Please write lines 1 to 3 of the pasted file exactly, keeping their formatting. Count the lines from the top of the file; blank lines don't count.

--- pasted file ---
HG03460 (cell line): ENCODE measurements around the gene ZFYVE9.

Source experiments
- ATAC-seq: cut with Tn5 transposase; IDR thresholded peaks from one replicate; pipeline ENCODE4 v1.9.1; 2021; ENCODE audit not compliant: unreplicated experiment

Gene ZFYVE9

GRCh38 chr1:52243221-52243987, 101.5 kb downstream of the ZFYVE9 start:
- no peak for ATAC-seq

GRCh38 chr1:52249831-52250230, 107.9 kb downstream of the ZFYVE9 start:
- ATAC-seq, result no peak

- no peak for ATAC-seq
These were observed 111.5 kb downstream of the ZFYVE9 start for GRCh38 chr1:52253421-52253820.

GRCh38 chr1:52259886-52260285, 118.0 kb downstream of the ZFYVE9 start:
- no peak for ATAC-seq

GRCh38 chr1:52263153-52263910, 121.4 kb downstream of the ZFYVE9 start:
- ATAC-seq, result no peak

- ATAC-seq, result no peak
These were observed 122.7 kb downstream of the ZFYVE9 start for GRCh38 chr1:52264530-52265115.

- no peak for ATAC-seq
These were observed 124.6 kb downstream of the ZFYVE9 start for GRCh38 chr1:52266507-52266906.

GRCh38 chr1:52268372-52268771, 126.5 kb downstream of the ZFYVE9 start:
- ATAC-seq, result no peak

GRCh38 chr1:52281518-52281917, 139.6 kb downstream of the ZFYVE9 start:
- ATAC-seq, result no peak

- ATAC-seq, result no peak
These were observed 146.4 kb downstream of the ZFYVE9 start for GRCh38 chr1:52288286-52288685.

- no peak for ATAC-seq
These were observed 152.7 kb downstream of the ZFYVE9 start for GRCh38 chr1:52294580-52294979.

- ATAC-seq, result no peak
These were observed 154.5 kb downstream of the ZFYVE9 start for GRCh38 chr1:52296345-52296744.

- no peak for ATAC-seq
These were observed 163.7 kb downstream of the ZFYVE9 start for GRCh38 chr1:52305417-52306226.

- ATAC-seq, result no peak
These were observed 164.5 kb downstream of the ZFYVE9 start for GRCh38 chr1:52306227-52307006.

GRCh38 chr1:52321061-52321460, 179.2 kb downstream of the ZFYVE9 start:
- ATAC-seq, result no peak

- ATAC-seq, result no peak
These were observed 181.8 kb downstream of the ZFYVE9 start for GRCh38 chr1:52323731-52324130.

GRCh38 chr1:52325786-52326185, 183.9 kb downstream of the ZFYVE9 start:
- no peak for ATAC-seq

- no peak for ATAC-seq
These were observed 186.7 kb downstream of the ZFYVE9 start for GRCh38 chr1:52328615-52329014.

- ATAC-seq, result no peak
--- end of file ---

HG03460 (cell line): ENCODE measurements around the gene ZFYVE9.

Source experiments
- ATAC-seq: cut with Tn5 transposase; IDR thresholded peaks from one replicate; pipeline ENCODE4 v1.9.1; 2021; ENCODE audit not compliant: unreplicated experiment